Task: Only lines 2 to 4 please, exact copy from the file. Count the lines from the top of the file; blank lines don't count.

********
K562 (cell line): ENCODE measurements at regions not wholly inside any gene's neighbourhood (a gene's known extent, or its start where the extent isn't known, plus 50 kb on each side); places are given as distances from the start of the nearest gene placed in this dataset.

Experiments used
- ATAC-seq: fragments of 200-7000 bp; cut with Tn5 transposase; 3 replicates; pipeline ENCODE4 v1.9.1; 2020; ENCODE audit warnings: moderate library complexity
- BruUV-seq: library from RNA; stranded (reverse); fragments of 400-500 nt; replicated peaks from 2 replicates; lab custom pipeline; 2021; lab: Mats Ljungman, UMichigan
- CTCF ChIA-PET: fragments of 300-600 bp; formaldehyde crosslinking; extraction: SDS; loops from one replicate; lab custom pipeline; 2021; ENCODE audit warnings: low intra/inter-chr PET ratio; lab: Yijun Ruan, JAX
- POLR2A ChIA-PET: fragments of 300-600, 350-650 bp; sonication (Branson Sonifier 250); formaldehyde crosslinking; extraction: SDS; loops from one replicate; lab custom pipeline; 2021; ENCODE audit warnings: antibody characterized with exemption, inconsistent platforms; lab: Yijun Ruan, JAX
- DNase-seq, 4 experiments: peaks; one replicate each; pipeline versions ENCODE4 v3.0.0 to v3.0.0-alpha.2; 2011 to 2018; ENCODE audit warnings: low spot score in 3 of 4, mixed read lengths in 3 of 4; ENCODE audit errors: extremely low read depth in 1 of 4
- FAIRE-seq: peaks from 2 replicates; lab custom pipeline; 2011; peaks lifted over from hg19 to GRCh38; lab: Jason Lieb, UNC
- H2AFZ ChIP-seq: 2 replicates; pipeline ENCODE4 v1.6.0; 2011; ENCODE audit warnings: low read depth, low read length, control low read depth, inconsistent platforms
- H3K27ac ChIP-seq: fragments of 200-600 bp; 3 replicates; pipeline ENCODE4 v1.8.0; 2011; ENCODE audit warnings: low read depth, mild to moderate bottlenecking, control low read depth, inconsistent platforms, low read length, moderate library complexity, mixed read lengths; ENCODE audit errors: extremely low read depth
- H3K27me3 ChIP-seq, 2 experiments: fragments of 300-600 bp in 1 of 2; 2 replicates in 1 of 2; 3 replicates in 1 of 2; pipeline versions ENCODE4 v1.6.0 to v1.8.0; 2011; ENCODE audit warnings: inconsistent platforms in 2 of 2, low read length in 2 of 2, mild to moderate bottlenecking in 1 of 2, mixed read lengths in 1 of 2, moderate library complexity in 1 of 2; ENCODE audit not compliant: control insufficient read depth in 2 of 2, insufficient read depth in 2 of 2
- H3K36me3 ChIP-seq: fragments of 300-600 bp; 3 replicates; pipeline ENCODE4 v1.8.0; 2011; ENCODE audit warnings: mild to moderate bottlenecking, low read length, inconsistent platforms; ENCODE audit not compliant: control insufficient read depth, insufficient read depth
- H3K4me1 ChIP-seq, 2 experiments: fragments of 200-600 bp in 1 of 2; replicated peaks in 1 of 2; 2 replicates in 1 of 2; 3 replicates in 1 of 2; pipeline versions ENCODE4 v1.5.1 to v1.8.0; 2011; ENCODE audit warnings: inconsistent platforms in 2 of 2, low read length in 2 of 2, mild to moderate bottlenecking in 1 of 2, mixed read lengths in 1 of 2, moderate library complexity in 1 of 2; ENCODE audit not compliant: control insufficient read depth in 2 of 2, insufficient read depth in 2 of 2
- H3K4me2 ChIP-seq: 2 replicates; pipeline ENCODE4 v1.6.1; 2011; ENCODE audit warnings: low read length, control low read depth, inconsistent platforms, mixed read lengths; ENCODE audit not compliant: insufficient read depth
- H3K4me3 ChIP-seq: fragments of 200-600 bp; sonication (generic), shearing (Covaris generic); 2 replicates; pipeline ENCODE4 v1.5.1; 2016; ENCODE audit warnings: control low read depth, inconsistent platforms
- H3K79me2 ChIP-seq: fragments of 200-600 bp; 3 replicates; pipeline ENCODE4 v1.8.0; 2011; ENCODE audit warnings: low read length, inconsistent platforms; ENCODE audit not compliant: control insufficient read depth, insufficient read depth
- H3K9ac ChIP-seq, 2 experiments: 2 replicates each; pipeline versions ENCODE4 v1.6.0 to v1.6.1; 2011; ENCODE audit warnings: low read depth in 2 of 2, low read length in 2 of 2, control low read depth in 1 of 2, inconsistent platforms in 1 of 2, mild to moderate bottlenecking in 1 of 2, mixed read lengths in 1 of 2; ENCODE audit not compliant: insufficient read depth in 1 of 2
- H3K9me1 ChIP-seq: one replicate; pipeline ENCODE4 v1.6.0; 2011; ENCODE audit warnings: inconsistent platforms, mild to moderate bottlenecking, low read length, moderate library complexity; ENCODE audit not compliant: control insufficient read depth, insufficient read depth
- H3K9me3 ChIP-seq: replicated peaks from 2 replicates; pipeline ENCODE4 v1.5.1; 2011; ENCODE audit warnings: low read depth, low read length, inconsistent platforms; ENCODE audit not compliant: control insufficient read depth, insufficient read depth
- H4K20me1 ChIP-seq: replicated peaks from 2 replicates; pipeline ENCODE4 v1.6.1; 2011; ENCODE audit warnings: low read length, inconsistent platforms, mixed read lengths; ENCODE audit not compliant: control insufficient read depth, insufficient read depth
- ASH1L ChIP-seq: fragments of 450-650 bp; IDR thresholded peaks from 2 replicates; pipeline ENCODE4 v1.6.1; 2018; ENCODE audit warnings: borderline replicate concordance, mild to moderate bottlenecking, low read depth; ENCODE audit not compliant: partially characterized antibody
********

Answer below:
Experiments used
- ATAC-seq: fragments of 200-7000 bp; cut with Tn5 transposase; 3 replicates; pipeline ENCODE4 v1.9.1; 2020; ENCODE audit warnings: moderate library complexity
- BruUV-seq: library from RNA; stranded (reverse); fragments of 400-500 nt; replicated peaks from 2 replicates; lab custom pipeline; 2021; lab: Mats Ljungman, UMichigan